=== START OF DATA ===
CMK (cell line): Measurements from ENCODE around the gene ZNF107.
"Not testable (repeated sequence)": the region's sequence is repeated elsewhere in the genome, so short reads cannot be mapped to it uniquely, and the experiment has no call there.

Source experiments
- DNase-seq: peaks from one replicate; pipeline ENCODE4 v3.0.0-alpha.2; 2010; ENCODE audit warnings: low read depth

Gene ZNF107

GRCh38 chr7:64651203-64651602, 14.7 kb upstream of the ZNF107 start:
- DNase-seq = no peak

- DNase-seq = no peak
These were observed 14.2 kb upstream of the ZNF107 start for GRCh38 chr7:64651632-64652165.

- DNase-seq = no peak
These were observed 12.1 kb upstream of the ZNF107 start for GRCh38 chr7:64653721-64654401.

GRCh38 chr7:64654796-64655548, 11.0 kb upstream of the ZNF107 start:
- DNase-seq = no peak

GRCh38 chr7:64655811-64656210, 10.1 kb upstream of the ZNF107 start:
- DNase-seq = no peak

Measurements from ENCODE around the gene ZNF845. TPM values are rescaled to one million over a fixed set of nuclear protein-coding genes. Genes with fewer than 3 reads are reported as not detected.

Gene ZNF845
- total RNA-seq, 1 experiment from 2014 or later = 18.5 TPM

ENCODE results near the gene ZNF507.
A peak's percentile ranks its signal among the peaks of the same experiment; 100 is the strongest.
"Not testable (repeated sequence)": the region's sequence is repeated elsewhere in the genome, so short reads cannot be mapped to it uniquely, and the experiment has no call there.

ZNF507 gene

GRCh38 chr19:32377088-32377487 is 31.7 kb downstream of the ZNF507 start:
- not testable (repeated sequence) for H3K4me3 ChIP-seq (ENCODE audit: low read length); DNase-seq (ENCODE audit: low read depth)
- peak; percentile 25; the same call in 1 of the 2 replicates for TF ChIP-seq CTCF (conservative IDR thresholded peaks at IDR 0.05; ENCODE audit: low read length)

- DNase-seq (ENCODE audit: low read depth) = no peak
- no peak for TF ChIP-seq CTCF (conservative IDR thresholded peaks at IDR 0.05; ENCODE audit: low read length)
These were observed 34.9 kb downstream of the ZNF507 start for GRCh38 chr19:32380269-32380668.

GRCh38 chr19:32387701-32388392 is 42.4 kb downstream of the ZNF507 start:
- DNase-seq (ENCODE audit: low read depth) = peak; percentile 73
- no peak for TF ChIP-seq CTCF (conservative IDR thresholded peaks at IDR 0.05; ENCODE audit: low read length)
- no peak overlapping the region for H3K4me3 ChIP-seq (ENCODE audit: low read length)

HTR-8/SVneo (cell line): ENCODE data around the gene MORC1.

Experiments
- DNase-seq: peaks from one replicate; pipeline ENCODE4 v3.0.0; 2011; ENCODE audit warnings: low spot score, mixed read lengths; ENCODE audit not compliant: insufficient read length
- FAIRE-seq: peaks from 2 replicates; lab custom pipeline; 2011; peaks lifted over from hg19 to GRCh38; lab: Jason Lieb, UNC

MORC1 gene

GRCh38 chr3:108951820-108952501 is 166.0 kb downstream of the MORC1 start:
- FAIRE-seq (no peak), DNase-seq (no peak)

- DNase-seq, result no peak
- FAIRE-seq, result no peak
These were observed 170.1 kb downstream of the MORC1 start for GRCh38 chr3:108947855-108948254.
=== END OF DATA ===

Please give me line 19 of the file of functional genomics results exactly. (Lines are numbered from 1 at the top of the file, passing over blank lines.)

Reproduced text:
ENCODE results near the gene ZNF507.